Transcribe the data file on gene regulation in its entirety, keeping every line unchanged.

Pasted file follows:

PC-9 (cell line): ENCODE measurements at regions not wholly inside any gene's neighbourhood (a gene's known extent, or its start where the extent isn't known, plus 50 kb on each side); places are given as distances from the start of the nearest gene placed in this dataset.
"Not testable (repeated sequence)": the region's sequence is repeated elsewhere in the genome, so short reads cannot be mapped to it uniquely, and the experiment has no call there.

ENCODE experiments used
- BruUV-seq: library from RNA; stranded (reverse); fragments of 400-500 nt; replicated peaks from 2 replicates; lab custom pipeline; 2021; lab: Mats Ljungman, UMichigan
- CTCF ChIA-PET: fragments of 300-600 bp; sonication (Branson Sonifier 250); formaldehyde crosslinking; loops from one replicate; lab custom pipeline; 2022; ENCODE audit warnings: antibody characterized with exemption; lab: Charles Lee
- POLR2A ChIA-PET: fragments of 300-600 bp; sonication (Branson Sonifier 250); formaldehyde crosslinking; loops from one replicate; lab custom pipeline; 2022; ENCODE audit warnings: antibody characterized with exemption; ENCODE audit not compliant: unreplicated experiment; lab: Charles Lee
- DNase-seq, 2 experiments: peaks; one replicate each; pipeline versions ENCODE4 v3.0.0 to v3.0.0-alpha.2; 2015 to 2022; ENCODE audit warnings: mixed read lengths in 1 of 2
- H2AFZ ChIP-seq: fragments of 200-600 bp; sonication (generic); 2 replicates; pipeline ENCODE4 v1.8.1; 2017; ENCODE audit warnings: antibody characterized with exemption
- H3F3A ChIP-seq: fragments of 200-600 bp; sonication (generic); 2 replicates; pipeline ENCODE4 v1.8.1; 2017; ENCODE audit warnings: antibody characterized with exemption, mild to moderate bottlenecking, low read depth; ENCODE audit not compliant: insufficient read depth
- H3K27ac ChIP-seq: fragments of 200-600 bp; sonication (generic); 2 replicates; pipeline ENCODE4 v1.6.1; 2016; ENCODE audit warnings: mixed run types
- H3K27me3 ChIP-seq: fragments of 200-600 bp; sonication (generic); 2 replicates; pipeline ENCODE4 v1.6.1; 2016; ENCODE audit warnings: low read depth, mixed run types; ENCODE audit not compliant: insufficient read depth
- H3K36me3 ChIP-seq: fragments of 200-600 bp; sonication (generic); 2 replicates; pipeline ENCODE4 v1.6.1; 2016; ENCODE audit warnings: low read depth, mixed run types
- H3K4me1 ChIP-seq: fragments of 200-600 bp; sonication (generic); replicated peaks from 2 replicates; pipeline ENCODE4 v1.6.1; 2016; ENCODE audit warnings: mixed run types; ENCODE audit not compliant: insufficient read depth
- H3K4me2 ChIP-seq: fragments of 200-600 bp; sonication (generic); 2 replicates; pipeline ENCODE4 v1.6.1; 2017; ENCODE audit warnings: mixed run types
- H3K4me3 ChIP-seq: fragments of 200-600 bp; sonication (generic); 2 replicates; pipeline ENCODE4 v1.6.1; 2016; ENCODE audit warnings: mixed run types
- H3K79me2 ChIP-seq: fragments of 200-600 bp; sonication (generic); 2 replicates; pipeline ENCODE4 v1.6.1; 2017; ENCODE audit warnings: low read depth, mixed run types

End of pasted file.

PC-9 (cell line): ENCODE measurements at regions not wholly inside any gene's neighbourhood (a gene's known extent, or its start where the extent isn't known, plus 50 kb on each side); places are given as distances from the start of the nearest gene placed in this dataset.
"Not testable (repeated sequence)": the region's sequence is repeated elsewhere in the genome, so short reads cannot be mapped to it uniquely, and the experiment has no call there.

ENCODE experiments used
- BruUV-seq: library from RNA; stranded (reverse); fragments of 400-500 nt; replicated peaks from 2 replicates; lab custom pipeline; 2021; lab: Mats Ljungman, UMichigan
- CTCF ChIA-PET: fragments of 300-600 bp; sonication (Branson Sonifier 250); formaldehyde crosslinking; loops from one replicate; lab custom pipeline; 2022; ENCODE audit warnings: antibody characterized with exemption; lab: Charles Lee
- POLR2A ChIA-PET: fragments of 300-600 bp; sonication (Branson Sonifier 250); formaldehyde crosslinking; loops from one replicate; lab custom pipeline; 2022; ENCODE audit warnings: antibody characterized with exemption; ENCODE audit not compliant: unreplicated experiment; lab: Charles Lee
- DNase-seq, 2 experiments: peaks; one replicate each; pipeline versions ENCODE4 v3.0.0 to v3.0.0-alpha.2; 2015 to 2022; ENCODE audit warnings: mixed read lengths in 1 of 2
- H2AFZ ChIP-seq: fragments of 200-600 bp; sonication (generic); 2 replicates; pipeline ENCODE4 v1.8.1; 2017; ENCODE audit warnings: antibody characterized with exemption
- H3F3A ChIP-seq: fragments of 200-600 bp; sonication (generic); 2 replicates; pipeline ENCODE4 v1.8.1; 2017; ENCODE audit warnings: antibody characterized with exemption, mild to moderate bottlenecking, low read depth; ENCODE audit not compliant: insufficient read depth
- H3K27ac ChIP-seq: fragments of 200-600 bp; sonication (generic); 2 replicates; pipeline ENCODE4 v1.6.1; 2016; ENCODE audit warnings: mixed run types
- H3K27me3 ChIP-seq: fragments of 200-600 bp; sonication (generic); 2 replicates; pipeline ENCODE4 v1.6.1; 2016; ENCODE audit warnings: low read depth, mixed run types; ENCODE audit not compliant: insufficient read depth
- H3K36me3 ChIP-seq: fragments of 200-600 bp; sonication (generic); 2 replicates; pipeline ENCODE4 v1.6.1; 2016; ENCODE audit warnings: low read depth, mixed run types
- H3K4me1 ChIP-seq: fragments of 200-600 bp; sonication (generic); replicated peaks from 2 replicates; pipeline ENCODE4 v1.6.1; 2016; ENCODE audit warnings: mixed run types; ENCODE audit not compliant: insufficient read depth
- H3K4me2 ChIP-seq: fragments of 200-600 bp; sonication (generic); 2 replicates; pipeline ENCODE4 v1.6.1; 2017; ENCODE audit warnings: mixed run types
- H3K4me3 ChIP-seq: fragments of 200-600 bp; sonication (generic); 2 replicates; pipeline ENCODE4 v1.6.1; 2016; ENCODE audit warnings: mixed run types
- H3K79me2 ChIP-seq: fragments of 200-600 bp; sonication (generic); 2 replicates; pipeline ENCODE4 v1.6.1; 2017; ENCODE audit warnings: low read depth, mixed run types